Who says a Lower East Side subway rider can’t get profiled by the internet’s oldest nature magazine? An interview with me at Terrain!

Lost Stories: An Interview with Laurie Gwen Shapiro

I met Laurie Gwen Shapiro in Northern California one fall evening. In a cozy courtyard on the University of California-Berkeley campus, I was chatting with an editor from The New Yorker when, mid-conversation, we got interrupted by a dark-haired woman.

When I learned she was writing about a teenager who stowed away on a 1928 expedition to the Antarctic, I forgave her interruption. I love a good adventure story to remote places, and the unbelievable tale of how teenager Billy Gawronski jumped into the Hudson River to sneak aboard Rear Admiral Richard Byrd’s ship triggered my imagination.

Read the full interview here

My featured piece for Lapham’s Quarterly, my favorite history magazine

The Little Mayors of the Lower East Side

My ninety-seven-year-old father Julius recently amazed me by describing how, when he was hungry during the Great Depression, he would get an occasional free slice of salami from Izzy Pinkowitz, the “official” mayor of East Broadway, who happened to own the Hebrew National sausage factory on his Lower East Side block. How official? “Back then it was official,” he answered, after finishing his favorite old-fashioned cookie, the chocolate-covered Mallomar. “Look into it if you are so curious. The old street mayors of New York would make a good story.”

Father knows best. It is a good story.

Read the full story at Lapham’s Quarterly

My piece on how I found amazing polar archives in Ohio. Ohio?

How an Author Used the Polar Archives in Ohio to Write about an Antarctic Stowaway

A few months after I began to research The Stowaway, my narrative non-fiction book about the teen stowaway on Byrd’s first expedition, I thought I had enough material to write my book. In March of 2013, I had stumbled upon the story while researching the history of St. Stanislaus Church in the Lower East Side of Manhattan, which is the first Polish Catholic church in all five boroughs of the Big Apple. The stowaway, William “Billy” Gawronski, and his family were parishioners there, and I located the records of Billy’s celebration by the church.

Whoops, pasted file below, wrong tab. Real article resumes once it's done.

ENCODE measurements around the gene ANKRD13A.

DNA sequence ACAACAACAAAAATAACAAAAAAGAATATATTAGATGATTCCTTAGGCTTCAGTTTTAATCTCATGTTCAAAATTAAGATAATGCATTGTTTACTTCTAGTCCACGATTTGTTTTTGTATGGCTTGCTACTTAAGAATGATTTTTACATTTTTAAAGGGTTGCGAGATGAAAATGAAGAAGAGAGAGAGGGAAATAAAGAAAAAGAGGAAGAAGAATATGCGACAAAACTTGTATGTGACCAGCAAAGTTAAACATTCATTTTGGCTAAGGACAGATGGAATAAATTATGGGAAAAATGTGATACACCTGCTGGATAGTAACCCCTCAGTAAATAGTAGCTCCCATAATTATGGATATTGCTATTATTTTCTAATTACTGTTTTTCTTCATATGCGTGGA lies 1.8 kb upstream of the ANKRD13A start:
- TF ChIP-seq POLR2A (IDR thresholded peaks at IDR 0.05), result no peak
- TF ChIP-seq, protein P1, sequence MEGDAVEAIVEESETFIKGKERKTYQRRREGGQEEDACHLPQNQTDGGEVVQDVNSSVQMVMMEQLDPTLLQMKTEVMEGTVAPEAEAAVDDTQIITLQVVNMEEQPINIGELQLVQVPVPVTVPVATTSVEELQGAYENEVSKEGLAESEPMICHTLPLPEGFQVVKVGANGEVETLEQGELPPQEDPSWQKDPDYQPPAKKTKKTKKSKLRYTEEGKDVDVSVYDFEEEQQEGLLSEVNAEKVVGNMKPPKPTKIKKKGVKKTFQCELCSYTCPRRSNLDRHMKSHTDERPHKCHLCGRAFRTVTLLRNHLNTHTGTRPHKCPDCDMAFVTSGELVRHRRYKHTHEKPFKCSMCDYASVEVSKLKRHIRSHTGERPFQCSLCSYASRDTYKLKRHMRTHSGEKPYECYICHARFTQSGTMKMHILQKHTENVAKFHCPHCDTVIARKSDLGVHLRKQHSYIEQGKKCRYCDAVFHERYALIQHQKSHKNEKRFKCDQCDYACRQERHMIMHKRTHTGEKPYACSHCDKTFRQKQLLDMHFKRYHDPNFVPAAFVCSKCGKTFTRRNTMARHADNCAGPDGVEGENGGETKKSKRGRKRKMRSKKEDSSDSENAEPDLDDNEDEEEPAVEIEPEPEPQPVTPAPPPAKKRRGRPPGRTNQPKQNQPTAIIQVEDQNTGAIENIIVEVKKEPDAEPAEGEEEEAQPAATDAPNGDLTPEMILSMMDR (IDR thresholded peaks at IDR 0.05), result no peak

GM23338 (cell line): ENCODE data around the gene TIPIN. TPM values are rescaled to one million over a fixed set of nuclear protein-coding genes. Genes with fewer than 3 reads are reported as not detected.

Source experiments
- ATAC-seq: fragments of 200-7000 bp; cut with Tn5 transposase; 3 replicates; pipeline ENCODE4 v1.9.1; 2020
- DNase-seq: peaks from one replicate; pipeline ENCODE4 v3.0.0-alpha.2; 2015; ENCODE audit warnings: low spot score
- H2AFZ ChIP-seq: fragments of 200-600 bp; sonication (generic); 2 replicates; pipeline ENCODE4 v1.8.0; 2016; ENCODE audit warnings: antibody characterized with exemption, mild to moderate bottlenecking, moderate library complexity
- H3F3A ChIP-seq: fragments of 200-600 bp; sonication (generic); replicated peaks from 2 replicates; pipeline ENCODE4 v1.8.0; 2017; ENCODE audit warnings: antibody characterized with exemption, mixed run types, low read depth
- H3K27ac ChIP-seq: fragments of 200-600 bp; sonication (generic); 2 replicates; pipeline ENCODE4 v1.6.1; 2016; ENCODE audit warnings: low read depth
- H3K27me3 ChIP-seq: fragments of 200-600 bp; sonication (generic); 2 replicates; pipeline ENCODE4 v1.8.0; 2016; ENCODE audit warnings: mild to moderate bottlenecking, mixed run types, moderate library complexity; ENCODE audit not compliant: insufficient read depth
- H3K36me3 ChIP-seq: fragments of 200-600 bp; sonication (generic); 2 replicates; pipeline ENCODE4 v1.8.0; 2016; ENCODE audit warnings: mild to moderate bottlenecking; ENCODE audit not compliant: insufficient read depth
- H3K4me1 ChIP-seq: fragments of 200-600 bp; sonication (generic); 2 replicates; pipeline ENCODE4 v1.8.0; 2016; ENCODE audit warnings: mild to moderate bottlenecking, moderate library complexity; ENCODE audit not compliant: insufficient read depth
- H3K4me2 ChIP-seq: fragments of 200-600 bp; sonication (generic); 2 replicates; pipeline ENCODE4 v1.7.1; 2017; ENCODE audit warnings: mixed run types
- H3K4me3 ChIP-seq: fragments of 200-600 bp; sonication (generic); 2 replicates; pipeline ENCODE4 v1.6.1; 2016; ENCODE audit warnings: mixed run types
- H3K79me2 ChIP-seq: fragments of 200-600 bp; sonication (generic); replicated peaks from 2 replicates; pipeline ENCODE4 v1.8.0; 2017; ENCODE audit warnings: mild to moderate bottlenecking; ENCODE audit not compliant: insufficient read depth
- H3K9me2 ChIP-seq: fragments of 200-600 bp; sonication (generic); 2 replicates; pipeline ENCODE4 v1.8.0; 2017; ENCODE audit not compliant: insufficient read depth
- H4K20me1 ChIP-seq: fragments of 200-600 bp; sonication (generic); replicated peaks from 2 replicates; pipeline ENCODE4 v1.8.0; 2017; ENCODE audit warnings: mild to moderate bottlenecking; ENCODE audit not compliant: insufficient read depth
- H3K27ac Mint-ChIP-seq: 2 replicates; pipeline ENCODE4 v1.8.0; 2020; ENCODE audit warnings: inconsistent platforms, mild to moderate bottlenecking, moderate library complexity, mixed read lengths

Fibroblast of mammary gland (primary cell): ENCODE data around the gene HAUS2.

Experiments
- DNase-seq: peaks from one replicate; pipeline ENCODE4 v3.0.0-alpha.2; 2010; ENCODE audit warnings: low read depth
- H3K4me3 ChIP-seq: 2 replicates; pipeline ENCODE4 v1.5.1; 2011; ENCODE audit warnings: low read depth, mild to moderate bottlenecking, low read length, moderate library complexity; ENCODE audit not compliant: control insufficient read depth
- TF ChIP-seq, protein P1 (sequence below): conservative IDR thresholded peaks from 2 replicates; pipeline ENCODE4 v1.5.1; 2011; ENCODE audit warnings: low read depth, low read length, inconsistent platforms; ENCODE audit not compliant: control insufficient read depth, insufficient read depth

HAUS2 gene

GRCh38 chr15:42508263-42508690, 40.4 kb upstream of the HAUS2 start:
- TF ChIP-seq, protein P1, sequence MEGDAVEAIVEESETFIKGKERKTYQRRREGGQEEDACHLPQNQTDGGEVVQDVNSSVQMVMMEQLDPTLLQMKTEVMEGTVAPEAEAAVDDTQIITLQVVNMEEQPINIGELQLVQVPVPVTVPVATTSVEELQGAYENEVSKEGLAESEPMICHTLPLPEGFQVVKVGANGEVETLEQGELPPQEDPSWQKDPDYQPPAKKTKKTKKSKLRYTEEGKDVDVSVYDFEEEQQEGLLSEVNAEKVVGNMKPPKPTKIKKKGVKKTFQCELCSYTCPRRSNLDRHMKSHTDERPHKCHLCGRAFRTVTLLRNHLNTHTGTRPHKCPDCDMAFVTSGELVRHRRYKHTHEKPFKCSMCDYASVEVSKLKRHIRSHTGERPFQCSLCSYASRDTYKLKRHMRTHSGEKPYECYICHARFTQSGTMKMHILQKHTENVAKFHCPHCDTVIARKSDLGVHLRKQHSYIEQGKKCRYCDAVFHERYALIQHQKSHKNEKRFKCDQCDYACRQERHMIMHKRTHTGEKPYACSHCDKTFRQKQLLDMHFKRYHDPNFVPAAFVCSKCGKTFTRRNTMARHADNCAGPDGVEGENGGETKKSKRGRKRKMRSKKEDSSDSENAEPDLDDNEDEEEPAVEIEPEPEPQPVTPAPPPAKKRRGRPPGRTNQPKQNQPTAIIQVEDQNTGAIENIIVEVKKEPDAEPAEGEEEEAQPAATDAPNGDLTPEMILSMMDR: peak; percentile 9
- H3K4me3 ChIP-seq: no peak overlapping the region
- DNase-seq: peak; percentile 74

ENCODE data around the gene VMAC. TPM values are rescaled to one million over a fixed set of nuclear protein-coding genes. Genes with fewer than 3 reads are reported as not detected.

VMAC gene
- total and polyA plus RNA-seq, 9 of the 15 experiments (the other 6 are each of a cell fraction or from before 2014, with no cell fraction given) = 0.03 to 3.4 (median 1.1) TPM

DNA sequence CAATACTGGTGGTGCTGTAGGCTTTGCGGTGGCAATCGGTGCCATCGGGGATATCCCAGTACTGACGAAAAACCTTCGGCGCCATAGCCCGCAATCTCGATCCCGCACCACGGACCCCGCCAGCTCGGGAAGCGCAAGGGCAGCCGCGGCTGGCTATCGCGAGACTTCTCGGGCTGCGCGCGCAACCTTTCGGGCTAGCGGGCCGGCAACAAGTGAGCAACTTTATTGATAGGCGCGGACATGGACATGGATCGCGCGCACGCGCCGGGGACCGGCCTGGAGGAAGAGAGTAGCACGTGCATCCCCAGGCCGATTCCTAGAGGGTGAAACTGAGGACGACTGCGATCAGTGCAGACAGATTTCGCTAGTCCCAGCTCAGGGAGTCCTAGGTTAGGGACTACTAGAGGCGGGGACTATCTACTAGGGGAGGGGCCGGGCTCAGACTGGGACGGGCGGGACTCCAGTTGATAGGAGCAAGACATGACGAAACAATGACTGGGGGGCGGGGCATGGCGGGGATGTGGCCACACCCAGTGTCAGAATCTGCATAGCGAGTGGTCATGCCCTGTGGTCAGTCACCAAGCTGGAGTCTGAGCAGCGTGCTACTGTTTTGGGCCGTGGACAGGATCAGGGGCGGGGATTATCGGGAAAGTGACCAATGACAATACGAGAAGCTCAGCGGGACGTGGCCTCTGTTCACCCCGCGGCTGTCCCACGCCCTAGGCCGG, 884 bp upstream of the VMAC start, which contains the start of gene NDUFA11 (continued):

Read the full story

Large print edition of The Stowaway will be published this month by Thorndike Press

stowaway-large-printWonderful adventure story for adults! Great page-turner for middle readers and young adults, as well!

A spectacular, true story of a scrappy teenager from New York’s Lower East Side who stowed away on the Roaring Twenties’ most remarkable feat of science and daring: an expedition to Antarctica. Releasing in April in our Narrative and Popular Nonfiction plan.

Order your large print copy today!

So Honored to Moderate a “Persistence” Panel at the PEN World Voices Festival

Back in 1988? (I believe the year) I was a high school volunteer for the first Pen World Voices festival held in NYC and had the great thrill to get Kurt Vonnegut a sandwich and Norman Mailer a coffee! Moving on up! Very honored and thrilled to be moderating a panel for PEN America and PEN World Voices Festival of International Literature on the theme of persistence! April 21 5pm-630 at Dixon Place – I hope you will come – PLEASE COME! This is my favorite festival of the year – and the rest of the line up is really superb.

April 21, 2018
5:00 PM-6:30 PM
Dixon Place
161A Chrystie Street, New York, NY 10002

More info

Where do people find the inner resources, the determination, the doggedness and the sheer physical wherewithal to keep going in the face of adversity and torment? Each of these writers tells compelling stories of epic feats of persistence. Sharon Bala’s boatload of Sri Lankan refugees lands in Canada but instead of receiving sanctuary, they are imprisoned because of fears that their group includes terrorists; their quest for freedom moves to the courts. In Without a Country, Ayse Kulin’s characters flee Nazi Germany and find safe haven in Turkey. But that safety evaporates for their descendants as military coups and encroaching anti-Semitism threaten their future in the place they call home. Marcos Aguinis tells the extraordinary story of the Jewish intellectual who resisted the tortures of the Spanish Inquisitors in 17th-century South America and fought to retain his faith. The common theme is the almost superhuman effort of individuals to persist in the face of danger and death. They talk to Laurie Gwen Shapiro, author of The Stowaway: A Young Man’s Extraordinary Adventure to Antarctica about the almost superhuman effort of individuals to persist in the face of danger and death.

My Interview with the Forward

How A Teenage ‘Shabbos Goy’ Stowed Away On America’s First Antarctic Exploration

Teenagers dream about running away. They always have; they likely always will; often, when they do, the results are decidedly weird. (See: Haight-Ashbury circa the 1960s.)

But there’s packing a knapsack and setting out for the Summer of Love, and then there’s swimming across a major river intending to hitch a ride on a boat to Antarctica. In August of 1928, Billy Gawronski, the son of Polish Catholic immigrants, a Yiddish-speaking former “Shabbos goy” and a library-frequenting fan of adventure tales, did just that.

Read the interview at the Forward